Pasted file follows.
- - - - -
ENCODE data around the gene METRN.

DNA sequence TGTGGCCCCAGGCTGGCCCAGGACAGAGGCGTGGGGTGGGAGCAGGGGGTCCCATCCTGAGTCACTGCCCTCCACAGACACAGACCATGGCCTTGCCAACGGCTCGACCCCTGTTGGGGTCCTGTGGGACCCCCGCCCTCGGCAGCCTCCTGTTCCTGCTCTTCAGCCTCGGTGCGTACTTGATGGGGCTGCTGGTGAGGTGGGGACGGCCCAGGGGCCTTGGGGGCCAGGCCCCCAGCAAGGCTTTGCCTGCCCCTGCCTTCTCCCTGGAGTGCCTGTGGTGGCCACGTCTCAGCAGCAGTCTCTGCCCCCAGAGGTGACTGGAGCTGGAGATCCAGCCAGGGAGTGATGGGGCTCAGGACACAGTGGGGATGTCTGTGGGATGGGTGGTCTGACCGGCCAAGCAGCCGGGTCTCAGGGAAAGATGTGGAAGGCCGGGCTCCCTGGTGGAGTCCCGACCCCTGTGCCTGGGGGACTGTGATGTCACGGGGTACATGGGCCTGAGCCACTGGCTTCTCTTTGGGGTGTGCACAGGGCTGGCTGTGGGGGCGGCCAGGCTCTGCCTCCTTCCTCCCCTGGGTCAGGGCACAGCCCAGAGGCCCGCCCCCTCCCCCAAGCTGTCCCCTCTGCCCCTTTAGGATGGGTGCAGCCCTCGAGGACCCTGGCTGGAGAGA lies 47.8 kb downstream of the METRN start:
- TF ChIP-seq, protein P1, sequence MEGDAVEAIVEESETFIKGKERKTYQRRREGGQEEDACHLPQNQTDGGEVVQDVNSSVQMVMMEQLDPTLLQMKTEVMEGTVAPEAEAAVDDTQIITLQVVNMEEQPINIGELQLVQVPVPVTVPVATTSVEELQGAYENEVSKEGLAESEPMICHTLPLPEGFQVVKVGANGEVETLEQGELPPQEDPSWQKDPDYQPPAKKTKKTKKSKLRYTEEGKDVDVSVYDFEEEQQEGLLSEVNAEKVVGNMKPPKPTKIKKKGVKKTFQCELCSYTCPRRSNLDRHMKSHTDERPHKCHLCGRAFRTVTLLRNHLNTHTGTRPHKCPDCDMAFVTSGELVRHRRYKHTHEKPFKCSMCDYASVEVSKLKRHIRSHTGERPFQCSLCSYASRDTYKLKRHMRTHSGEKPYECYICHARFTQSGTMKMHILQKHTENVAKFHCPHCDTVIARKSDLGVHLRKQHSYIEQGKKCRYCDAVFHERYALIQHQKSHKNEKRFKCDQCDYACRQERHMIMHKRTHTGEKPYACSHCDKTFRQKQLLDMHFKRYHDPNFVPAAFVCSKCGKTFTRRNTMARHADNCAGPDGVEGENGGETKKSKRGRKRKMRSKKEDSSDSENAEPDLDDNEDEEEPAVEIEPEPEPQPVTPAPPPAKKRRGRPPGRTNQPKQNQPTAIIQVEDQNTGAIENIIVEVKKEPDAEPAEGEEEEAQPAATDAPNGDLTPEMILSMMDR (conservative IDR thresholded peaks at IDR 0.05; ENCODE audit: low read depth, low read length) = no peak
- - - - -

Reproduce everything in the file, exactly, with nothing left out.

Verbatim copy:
ENCODE data around the gene METRN.

DNA sequence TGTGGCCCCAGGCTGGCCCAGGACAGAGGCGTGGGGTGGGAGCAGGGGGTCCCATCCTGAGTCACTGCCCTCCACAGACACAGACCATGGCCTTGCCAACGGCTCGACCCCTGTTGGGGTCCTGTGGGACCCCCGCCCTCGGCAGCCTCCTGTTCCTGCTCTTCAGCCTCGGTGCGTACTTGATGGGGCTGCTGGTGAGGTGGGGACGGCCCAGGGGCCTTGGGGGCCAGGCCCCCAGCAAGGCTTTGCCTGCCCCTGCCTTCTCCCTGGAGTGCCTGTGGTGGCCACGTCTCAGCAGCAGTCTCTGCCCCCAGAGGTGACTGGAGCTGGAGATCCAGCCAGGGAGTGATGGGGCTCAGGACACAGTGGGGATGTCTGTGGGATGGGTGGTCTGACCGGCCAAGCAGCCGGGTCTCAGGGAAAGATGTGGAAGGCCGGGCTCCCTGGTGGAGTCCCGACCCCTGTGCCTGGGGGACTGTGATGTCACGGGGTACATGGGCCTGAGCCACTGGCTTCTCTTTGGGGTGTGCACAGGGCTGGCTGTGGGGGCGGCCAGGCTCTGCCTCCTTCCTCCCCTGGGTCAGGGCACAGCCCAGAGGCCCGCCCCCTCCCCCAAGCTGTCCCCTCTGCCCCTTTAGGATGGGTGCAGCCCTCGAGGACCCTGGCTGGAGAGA lies 47.8 kb downstream of the METRN start:
- TF ChIP-seq, protein P1, sequence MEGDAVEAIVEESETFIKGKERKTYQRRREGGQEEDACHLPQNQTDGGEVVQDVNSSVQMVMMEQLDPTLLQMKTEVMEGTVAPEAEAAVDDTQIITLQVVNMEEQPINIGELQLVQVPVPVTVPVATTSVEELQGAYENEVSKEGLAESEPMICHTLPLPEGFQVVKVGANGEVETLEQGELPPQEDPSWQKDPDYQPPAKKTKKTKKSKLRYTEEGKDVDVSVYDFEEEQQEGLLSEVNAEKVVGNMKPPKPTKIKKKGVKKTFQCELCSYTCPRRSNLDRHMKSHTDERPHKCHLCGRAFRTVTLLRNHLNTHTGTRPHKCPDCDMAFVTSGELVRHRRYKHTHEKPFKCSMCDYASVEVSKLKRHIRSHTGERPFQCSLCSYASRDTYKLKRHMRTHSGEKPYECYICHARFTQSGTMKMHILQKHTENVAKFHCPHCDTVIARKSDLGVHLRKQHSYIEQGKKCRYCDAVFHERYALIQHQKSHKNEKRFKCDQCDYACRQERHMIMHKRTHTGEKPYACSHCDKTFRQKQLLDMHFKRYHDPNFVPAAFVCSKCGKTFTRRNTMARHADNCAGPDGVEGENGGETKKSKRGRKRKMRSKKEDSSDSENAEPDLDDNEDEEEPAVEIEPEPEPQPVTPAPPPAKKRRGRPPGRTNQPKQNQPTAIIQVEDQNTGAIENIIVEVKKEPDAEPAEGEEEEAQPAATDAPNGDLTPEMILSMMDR (conservative IDR thresholded peaks at IDR 0.05; ENCODE audit: low read depth, low read length) = no peak